To: "Ofek" and the leadership of biology-online.org
From: David Wescott
Re: Correspondence with Dr. Danielle Lee
Your reputation has been badly damaged by the publishing of recent correspondence with biologist Dr. Lee, in which your blog editor suggests her reluctance to provide content to your site without financial compensation makes her an "Urban Whore."
Her response (along with a copy of the correspondence) was initially posted at her Scientific American blog, but now resides on other sites. The correspondence generated significant conversation on twitter among highly influential figures in the science and sci-comm communities, including some who have contributed to biology-online in the past and now wish to have their content removed. It has also led to critical posts on your own site's forum. As of Friday evening the conversation continues in earnest.
As you may know, Dr. Lee is a very popular and influential member of her community. Her writing and outreach skills are well-established and celebrated. She is a leading advocate for diversity in STEM and a role model to many. She also has exceptional communication skills beyond writing, as evidenced by this video of her, speaking extemporaneously, when asked to finish the sentence "Science is..."
Two significant issues compound the immediate reputational damage for your organization. First, the absence of a public response, specifically an unqualified apology, suggests you either stand by your comments or you are not organized enough to marshall a response and demonstrate accountability. It should go without saying the tone and word choice in the correspondence was unprofessional and wholly inappropriate. The comments go beyond the issue of compensation for legitimate work product and put you on the wrong side of the discussions on sexism and racism.
Second, Biology-online is part of the Scientific American Partnership Network, and prominent readers are now asking if this relationship led to the removal of Dr. Lee's post from her SciAm blog. As you know this form of censorship will not stand with SciAm's readers. Scientific American's editors will be compelled to comment publicly on why the post was removed, and this situation poses a threat to their reputation as well.
Two other issues threaten your organization's reputation over the medium-term. First, the correspondence rekindles a common debate in many online communities about appropriate compensation for quality writing. While many websites ask for (and often receive) content without financial compensation, authors argue it diminishes the overall value of content overall and damages the livelihoods of even the best freelance writers. This will diminish your reputation among those you solicit most and ultimately render your business model unsustainable.
Second, the site itself does not meet high standards of transparency, nor does it demonstrate best practices in design. The "webmaster" asserts copyright (i.e., ownership) of all content on the site while not disclosing the webmaster's identity. The "biology online team" do not provide adequate information of their background, roles or responsibilities. The site employs an outdated design, rudimentary SEO tactics, and free ad banners and forum scripts. Claims of significant web traffic are unverified. Text written by the webmaster or staff has numerous errors and typos. The site has no social media assets to allow for more direct and public feedback. Taken in sum the site looks like a small operation that spams writers for content, claims ownership of the effort of others, and attempts to profit while investing as little time or resources as possible.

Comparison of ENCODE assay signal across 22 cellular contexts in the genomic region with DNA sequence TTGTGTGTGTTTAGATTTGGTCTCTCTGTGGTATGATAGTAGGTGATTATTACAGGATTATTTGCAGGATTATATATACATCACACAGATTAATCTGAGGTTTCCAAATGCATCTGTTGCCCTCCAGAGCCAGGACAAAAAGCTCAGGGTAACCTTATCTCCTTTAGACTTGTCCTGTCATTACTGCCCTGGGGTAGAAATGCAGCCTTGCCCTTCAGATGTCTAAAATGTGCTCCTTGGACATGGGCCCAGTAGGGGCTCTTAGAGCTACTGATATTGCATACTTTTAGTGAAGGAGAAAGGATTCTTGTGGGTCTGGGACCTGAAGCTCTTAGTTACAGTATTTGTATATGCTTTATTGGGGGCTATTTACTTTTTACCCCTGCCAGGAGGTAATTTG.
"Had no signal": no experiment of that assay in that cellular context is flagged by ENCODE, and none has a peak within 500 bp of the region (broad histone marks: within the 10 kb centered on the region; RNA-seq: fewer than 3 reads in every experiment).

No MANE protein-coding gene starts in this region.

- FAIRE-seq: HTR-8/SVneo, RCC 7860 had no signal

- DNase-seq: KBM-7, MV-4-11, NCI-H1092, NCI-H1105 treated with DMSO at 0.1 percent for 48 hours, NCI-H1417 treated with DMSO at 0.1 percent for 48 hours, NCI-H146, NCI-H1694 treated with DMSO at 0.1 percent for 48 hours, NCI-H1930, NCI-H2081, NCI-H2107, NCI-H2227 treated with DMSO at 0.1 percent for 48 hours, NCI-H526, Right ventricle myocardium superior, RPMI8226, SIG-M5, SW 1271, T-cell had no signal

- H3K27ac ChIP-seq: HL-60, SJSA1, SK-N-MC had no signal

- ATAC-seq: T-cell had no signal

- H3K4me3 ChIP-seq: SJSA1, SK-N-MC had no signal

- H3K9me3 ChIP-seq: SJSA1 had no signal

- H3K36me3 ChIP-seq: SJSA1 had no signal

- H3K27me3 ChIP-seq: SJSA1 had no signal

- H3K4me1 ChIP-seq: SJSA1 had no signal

In the absence of quick remedies, Biology-online can expect continued criticism from prominent online voices, fewer quality contributions, less web traffic, and the potential dissolution of its partnership with Scientific American. Any traffic spike the site gets right now is almost completely attributed to the controversy. Ultimately, this will hasten the site's demise.
Biology-online leadership should offer a public and unqualified apology to Dr. Lee. The apology should not only acknowledge the inappropriate word choice, but also clearly recognize the cultural and contextual ramifications of those words. Further, the apology should be attached to a full name - not the "biology-online team" or "webmaster." It is best placed on the Biology-online blog and promoted via social media channels.
Biology-online should also specify what it has done or will do to ensure accountability. While this does not mean that Ofek should necessarily lose his job, some action is appropriate to reinforce the notion that biology-online truly values the work of its contributors and treats all people with respect and dignity.
Biology-online should reach out to Dr. Lee and others in the community and ask to have a public, candid discussion about the issues facing freelance writers and content creators, specifically addressing the concerns Dr. Lee raises in her response and developing or affirming "best practices." It would be best if a third party with more credibility on these issues led the discussion, such as the editors at Scientific American.
Biology-online should offer an apology to the editors at Scientific American for endangering their reputation by association. There is little doubt that the Sci-Am partnership is significant to your site's credibility, and there is value in preserving that partnership.
Finally, Biology-online should conduct its affairs more transparently and redesign its site to reinforce this value. The site should identify its leadership with full names and clear responsibilities. It should elaborate and clarify its policies on how it seeks content and why it asserts ownership of others' work product. It should clearly express how it adds value to your readers and contributors.